Here's a rich one from the in-case-you-were-wondering file.
Consumers of luxury goods - from Porsche 911s to Louis Vuitton luggage to Broadway tickets for "Cabaret" - saw a 3.7 percent average increase in price for such products between 1999 and 2000, according to the Moet & Chandon Luxury Index, which tracks "the cost of really living."
The annual index playfully tallies the cost of "a dozen essentials of the idyllic lifestyle in New York," a city in which living isn't cheap for anyone.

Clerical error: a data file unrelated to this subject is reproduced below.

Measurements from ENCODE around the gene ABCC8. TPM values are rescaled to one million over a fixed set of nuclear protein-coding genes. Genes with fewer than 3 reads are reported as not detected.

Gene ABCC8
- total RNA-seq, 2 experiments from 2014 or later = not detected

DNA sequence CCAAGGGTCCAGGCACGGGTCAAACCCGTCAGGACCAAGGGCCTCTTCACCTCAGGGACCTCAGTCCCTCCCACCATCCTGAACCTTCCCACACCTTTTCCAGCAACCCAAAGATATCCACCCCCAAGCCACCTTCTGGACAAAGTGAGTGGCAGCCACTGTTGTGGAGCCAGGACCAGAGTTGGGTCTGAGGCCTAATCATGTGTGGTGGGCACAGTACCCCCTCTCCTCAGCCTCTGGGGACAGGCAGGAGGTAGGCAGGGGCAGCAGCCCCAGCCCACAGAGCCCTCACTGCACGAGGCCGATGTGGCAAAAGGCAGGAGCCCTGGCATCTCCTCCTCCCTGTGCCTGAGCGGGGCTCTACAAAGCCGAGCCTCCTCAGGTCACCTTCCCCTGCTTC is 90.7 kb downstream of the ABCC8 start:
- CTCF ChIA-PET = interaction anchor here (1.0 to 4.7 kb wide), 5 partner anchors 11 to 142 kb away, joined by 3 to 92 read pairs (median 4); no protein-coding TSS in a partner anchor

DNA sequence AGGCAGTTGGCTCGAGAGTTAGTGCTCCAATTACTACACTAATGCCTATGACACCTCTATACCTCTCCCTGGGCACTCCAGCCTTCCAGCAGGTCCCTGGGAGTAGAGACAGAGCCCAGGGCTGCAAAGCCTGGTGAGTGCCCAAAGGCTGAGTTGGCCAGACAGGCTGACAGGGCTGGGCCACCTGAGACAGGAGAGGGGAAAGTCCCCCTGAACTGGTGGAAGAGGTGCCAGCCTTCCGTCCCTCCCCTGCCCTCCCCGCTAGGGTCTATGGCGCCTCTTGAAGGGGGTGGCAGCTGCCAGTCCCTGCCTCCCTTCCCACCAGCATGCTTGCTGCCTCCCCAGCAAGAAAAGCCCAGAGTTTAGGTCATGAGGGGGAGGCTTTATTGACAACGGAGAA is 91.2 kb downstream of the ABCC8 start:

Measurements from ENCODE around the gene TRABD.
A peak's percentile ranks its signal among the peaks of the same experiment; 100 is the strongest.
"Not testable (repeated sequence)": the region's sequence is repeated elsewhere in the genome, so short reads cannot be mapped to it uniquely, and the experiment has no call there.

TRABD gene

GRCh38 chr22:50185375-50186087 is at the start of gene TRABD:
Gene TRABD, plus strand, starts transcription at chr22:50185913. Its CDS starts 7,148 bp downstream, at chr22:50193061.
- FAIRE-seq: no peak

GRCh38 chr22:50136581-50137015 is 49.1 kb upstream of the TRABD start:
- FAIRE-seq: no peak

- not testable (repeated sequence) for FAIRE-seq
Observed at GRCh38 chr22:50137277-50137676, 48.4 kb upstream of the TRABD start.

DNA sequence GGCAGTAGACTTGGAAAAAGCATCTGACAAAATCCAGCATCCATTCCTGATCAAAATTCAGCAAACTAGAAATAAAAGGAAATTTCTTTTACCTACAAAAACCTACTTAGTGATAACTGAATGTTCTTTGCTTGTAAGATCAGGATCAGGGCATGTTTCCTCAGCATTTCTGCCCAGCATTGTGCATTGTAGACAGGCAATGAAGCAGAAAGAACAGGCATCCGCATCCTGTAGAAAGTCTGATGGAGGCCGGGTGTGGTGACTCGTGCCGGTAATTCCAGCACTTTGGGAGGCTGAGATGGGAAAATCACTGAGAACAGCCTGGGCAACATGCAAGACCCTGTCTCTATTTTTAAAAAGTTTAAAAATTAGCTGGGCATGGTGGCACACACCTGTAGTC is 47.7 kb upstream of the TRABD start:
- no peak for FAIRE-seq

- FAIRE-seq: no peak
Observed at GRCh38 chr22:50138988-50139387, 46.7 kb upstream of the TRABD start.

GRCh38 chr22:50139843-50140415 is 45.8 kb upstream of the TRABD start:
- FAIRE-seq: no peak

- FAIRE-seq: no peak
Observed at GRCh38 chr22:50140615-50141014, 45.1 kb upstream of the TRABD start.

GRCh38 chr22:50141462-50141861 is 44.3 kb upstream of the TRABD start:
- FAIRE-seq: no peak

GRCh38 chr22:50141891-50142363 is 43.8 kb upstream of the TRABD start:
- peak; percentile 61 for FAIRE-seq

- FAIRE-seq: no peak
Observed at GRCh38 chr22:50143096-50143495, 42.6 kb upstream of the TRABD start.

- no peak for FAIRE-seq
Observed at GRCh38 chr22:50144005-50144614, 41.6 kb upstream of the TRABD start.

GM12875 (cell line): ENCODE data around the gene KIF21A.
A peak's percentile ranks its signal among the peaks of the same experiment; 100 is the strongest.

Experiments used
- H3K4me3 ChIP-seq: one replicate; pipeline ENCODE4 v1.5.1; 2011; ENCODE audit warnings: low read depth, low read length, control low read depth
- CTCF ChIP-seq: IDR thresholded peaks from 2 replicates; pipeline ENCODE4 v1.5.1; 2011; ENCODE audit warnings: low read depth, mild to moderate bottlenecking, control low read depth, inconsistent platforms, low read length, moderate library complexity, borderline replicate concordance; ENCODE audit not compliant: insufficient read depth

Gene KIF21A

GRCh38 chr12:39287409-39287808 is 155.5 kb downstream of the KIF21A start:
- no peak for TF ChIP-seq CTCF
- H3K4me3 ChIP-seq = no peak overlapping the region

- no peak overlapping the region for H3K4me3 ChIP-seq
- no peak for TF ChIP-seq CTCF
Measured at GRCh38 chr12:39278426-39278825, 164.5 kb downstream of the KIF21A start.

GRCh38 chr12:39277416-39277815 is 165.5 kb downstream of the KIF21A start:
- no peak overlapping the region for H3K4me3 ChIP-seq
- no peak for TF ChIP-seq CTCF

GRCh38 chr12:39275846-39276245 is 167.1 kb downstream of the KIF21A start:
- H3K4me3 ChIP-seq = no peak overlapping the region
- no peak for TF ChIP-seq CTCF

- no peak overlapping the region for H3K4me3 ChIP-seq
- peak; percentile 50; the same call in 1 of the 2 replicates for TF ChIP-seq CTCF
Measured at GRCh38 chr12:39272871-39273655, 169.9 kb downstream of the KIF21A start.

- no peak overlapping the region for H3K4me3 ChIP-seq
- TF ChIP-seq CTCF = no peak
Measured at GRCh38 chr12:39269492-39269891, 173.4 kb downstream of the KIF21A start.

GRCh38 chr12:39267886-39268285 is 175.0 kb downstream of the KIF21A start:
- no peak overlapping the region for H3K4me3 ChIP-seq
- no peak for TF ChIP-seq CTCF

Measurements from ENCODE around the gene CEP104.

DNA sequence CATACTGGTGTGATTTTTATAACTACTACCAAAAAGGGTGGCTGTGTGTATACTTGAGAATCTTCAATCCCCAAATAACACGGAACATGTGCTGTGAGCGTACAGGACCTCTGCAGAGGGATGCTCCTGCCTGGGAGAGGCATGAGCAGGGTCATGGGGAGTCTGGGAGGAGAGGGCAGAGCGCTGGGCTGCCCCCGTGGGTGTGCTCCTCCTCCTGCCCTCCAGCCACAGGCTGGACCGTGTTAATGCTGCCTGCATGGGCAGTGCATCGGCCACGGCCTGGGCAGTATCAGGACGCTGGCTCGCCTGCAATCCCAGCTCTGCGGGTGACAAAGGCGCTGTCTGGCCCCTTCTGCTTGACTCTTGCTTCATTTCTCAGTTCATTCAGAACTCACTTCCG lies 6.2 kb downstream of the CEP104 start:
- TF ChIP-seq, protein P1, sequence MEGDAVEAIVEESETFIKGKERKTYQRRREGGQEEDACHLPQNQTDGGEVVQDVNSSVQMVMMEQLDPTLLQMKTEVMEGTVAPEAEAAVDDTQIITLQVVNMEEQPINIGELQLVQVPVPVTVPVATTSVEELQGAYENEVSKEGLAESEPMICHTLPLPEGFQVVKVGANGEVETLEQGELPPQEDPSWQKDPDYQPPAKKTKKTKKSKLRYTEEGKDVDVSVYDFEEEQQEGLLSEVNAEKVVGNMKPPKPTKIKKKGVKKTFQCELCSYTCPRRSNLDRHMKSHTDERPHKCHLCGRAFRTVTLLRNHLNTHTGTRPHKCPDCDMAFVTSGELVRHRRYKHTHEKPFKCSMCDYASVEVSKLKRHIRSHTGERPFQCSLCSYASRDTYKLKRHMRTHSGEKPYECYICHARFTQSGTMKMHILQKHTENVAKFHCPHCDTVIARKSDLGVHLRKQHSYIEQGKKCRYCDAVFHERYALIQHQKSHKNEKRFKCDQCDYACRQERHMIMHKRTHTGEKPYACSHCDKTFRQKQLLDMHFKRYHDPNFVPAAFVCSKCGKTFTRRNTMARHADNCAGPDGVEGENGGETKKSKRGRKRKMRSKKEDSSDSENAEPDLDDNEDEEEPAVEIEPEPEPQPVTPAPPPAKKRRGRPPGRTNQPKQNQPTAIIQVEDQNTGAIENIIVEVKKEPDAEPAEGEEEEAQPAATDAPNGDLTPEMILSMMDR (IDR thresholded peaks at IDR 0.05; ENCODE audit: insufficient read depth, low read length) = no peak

It's meant to spoof the Consumer Price Index, which tracks inflation's impact on the cost of such down-market necessities as bread and milk. The CPI rose 3.4 percent over the same period. (Last week's figure for 2001 to date: 3.5 percent.)
Among Moet & Chandon's findings: Prices for Petrossian Russian Beluga caviar increased more than 26 percent - to about $95 for a 30-gram tin. A pound of Teuscher chocolates stayed even at $50. A wash, cut, and blow dry at Frederic Fekkai, a Manhattan salon, held at $150.
If you're shopping for a favorite new retiree, relax. That gold Jaeger-LeCoultre watch - you know, the Reverso Duo 18-carat, pink-gold number you've been eyeing - still only sets you back a cool $18,050.
(c) Copyright 2001. The Christian Science Monitor